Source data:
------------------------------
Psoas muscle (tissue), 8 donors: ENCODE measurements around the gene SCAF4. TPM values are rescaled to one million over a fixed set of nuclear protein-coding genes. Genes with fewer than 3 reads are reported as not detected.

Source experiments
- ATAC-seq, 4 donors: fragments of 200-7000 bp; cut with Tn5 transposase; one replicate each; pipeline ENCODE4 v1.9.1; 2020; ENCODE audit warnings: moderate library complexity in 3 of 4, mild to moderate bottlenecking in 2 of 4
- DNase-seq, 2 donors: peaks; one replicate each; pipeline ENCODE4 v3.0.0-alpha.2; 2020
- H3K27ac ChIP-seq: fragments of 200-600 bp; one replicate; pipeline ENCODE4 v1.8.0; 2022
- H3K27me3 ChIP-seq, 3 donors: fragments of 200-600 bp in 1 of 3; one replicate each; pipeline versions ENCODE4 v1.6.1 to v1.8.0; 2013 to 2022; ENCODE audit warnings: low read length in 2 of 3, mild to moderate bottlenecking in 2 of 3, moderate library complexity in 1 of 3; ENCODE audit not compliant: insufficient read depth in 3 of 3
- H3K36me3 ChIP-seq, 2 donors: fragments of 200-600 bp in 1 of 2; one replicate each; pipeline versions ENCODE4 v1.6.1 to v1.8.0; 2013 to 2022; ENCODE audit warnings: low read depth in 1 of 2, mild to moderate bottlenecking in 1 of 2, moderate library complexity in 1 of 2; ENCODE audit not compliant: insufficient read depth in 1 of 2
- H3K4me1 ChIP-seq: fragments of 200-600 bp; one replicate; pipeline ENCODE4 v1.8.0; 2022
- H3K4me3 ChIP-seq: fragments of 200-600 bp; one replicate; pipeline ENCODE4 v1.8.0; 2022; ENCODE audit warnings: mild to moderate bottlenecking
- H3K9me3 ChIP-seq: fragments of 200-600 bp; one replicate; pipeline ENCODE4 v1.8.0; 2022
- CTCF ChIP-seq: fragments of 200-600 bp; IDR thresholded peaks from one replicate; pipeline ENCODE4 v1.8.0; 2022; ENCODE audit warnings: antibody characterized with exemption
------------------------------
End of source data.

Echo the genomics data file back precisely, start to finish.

Psoas muscle (tissue), 8 donors: ENCODE measurements around the gene SCAF4. TPM values are rescaled to one million over a fixed set of nuclear protein-coding genes. Genes with fewer than 3 reads are reported as not detected.

Source experiments
- ATAC-seq, 4 donors: fragments of 200-7000 bp; cut with Tn5 transposase; one replicate each; pipeline ENCODE4 v1.9.1; 2020; ENCODE audit warnings: moderate library complexity in 3 of 4, mild to moderate bottlenecking in 2 of 4
- DNase-seq, 2 donors: peaks; one replicate each; pipeline ENCODE4 v3.0.0-alpha.2; 2020
- H3K27ac ChIP-seq: fragments of 200-600 bp; one replicate; pipeline ENCODE4 v1.8.0; 2022
- H3K27me3 ChIP-seq, 3 donors: fragments of 200-600 bp in 1 of 3; one replicate each; pipeline versions ENCODE4 v1.6.1 to v1.8.0; 2013 to 2022; ENCODE audit warnings: low read length in 2 of 3, mild to moderate bottlenecking in 2 of 3, moderate library complexity in 1 of 3; ENCODE audit not compliant: insufficient read depth in 3 of 3
- H3K36me3 ChIP-seq, 2 donors: fragments of 200-600 bp in 1 of 2; one replicate each; pipeline versions ENCODE4 v1.6.1 to v1.8.0; 2013 to 2022; ENCODE audit warnings: low read depth in 1 of 2, mild to moderate bottlenecking in 1 of 2, moderate library complexity in 1 of 2; ENCODE audit not compliant: insufficient read depth in 1 of 2
- H3K4me1 ChIP-seq: fragments of 200-600 bp; one replicate; pipeline ENCODE4 v1.8.0; 2022
- H3K4me3 ChIP-seq: fragments of 200-600 bp; one replicate; pipeline ENCODE4 v1.8.0; 2022; ENCODE audit warnings: mild to moderate bottlenecking
- H3K9me3 ChIP-seq: fragments of 200-600 bp; one replicate; pipeline ENCODE4 v1.8.0; 2022
- CTCF ChIP-seq: fragments of 200-600 bp; IDR thresholded peaks from one replicate; pipeline ENCODE4 v1.8.0; 2022; ENCODE audit warnings: antibody characterized with exemption